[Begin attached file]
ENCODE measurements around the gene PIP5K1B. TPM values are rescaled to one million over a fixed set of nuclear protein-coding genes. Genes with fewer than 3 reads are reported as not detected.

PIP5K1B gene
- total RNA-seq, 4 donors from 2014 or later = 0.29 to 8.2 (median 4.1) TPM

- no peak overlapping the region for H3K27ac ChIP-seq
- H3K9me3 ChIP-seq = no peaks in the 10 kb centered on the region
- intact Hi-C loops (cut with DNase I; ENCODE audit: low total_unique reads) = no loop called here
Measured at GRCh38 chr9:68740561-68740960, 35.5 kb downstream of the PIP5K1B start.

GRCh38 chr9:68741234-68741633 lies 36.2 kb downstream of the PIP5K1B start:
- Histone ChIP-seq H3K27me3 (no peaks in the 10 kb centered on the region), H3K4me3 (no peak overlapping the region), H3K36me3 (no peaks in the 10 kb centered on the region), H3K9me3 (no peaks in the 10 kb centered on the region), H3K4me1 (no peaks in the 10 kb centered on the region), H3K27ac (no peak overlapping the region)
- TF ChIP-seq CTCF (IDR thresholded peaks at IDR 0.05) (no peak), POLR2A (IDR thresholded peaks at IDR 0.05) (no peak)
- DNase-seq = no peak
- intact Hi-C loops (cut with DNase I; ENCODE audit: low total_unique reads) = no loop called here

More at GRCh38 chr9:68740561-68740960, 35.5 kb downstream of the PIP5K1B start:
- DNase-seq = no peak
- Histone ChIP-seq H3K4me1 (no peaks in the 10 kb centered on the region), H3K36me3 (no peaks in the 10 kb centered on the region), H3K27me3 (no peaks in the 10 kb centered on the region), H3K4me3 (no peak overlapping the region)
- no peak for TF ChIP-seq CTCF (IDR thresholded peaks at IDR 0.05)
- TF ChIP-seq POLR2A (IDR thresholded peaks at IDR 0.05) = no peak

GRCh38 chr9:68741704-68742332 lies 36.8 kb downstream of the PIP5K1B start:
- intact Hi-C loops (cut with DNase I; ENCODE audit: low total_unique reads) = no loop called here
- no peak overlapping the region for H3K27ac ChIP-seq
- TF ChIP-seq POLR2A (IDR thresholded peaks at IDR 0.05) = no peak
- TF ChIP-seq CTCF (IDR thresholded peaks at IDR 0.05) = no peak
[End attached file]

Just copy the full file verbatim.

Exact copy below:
ENCODE measurements around the gene PIP5K1B. TPM values are rescaled to one million over a fixed set of nuclear protein-coding genes. Genes with fewer than 3 reads are reported as not detected.

PIP5K1B gene
- total RNA-seq, 4 donors from 2014 or later = 0.29 to 8.2 (median 4.1) TPM

- no peak overlapping the region for H3K27ac ChIP-seq
- H3K9me3 ChIP-seq = no peaks in the 10 kb centered on the region
- intact Hi-C loops (cut with DNase I; ENCODE audit: low total_unique reads) = no loop called here
Measured at GRCh38 chr9:68740561-68740960, 35.5 kb downstream of the PIP5K1B start.

GRCh38 chr9:68741234-68741633 lies 36.2 kb downstream of the PIP5K1B start:
- Histone ChIP-seq H3K27me3 (no peaks in the 10 kb centered on the region), H3K4me3 (no peak overlapping the region), H3K36me3 (no peaks in the 10 kb centered on the region), H3K9me3 (no peaks in the 10 kb centered on the region), H3K4me1 (no peaks in the 10 kb centered on the region), H3K27ac (no peak overlapping the region)
- TF ChIP-seq CTCF (IDR thresholded peaks at IDR 0.05) (no peak), POLR2A (IDR thresholded peaks at IDR 0.05) (no peak)
- DNase-seq = no peak
- intact Hi-C loops (cut with DNase I; ENCODE audit: low total_unique reads) = no loop called here

More at GRCh38 chr9:68740561-68740960, 35.5 kb downstream of the PIP5K1B start:
- DNase-seq = no peak
- Histone ChIP-seq H3K4me1 (no peaks in the 10 kb centered on the region), H3K36me3 (no peaks in the 10 kb centered on the region), H3K27me3 (no peaks in the 10 kb centered on the region), H3K4me3 (no peak overlapping the region)
- no peak for TF ChIP-seq CTCF (IDR thresholded peaks at IDR 0.05)
- TF ChIP-seq POLR2A (IDR thresholded peaks at IDR 0.05) = no peak

GRCh38 chr9:68741704-68742332 lies 36.8 kb downstream of the PIP5K1B start:
- intact Hi-C loops (cut with DNase I; ENCODE audit: low total_unique reads) = no loop called here
- no peak overlapping the region for H3K27ac ChIP-seq
- TF ChIP-seq POLR2A (IDR thresholded peaks at IDR 0.05) = no peak
- TF ChIP-seq CTCF (IDR thresholded peaks at IDR 0.05) = no peak